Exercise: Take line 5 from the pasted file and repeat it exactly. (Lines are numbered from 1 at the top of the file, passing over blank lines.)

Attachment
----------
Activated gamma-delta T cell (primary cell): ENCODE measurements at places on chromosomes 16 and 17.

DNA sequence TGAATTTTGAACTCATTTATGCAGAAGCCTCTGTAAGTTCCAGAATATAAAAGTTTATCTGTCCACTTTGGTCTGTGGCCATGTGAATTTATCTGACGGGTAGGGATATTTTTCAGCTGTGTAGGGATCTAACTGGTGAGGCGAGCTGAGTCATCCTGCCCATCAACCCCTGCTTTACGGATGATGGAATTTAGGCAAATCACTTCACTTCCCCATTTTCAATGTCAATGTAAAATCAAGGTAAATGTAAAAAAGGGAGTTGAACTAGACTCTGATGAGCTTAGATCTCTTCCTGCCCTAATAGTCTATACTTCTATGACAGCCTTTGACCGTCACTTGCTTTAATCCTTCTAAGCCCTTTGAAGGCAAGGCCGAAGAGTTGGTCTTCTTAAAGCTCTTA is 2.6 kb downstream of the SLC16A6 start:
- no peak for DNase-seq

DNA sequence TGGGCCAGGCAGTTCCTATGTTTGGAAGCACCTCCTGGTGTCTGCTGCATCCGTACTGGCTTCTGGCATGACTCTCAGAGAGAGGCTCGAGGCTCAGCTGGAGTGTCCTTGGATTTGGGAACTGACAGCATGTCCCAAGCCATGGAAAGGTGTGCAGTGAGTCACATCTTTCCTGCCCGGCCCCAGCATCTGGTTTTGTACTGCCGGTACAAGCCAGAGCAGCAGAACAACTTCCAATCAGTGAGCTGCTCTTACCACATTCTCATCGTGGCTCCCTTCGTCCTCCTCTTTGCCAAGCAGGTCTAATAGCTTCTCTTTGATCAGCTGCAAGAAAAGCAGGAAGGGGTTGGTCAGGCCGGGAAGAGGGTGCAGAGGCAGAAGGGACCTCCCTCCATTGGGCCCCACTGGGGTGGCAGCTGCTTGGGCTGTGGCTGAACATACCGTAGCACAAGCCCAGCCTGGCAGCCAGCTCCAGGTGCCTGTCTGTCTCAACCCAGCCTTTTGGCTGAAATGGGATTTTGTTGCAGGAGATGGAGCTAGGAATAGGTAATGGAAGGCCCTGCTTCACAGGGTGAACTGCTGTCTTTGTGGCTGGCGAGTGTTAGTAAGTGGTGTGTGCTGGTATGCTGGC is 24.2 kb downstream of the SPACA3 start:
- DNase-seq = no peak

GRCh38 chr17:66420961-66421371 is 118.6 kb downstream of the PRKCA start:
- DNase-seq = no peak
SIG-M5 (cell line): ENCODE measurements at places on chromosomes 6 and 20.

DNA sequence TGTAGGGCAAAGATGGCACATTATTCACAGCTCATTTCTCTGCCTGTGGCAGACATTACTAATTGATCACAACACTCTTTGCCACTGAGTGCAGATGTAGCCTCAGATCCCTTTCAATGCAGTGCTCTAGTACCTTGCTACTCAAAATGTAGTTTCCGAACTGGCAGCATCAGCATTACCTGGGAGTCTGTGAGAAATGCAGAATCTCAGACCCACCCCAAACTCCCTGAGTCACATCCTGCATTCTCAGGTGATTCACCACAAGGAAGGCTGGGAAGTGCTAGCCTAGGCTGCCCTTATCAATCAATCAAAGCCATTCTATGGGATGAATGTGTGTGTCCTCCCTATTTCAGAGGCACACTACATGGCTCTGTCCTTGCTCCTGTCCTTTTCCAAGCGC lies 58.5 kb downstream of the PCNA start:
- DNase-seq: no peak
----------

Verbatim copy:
- DNase-seq = no peak